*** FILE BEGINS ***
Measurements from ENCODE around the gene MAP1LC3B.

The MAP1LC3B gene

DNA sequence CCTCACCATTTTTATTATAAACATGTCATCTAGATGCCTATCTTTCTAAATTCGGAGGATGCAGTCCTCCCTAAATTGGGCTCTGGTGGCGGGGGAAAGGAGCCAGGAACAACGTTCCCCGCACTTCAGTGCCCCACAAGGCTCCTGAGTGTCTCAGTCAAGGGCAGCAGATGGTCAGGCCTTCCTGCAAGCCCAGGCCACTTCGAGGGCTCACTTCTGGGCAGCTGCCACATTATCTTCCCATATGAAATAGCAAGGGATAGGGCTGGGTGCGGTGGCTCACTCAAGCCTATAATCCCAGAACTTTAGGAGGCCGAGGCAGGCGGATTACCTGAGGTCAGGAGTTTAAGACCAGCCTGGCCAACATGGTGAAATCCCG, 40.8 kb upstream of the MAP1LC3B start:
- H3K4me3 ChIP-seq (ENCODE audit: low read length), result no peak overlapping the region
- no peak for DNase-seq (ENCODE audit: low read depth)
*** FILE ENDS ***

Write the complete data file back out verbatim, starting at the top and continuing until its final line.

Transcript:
Measurements from ENCODE around the gene MAP1LC3B.

The MAP1LC3B gene

DNA sequence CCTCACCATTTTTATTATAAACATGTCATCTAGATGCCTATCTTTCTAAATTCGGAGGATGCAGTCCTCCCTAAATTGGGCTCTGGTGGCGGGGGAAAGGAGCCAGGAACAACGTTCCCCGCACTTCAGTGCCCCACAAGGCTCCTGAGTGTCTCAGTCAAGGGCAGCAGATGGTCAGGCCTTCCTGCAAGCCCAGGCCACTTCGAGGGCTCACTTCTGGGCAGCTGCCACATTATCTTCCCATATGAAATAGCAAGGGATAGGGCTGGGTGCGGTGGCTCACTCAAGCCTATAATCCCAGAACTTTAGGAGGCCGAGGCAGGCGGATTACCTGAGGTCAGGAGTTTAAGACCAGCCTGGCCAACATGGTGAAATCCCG, 40.8 kb upstream of the MAP1LC3B start:
- H3K4me3 ChIP-seq (ENCODE audit: low read length), result no peak overlapping the region
- no peak for DNase-seq (ENCODE audit: low read depth)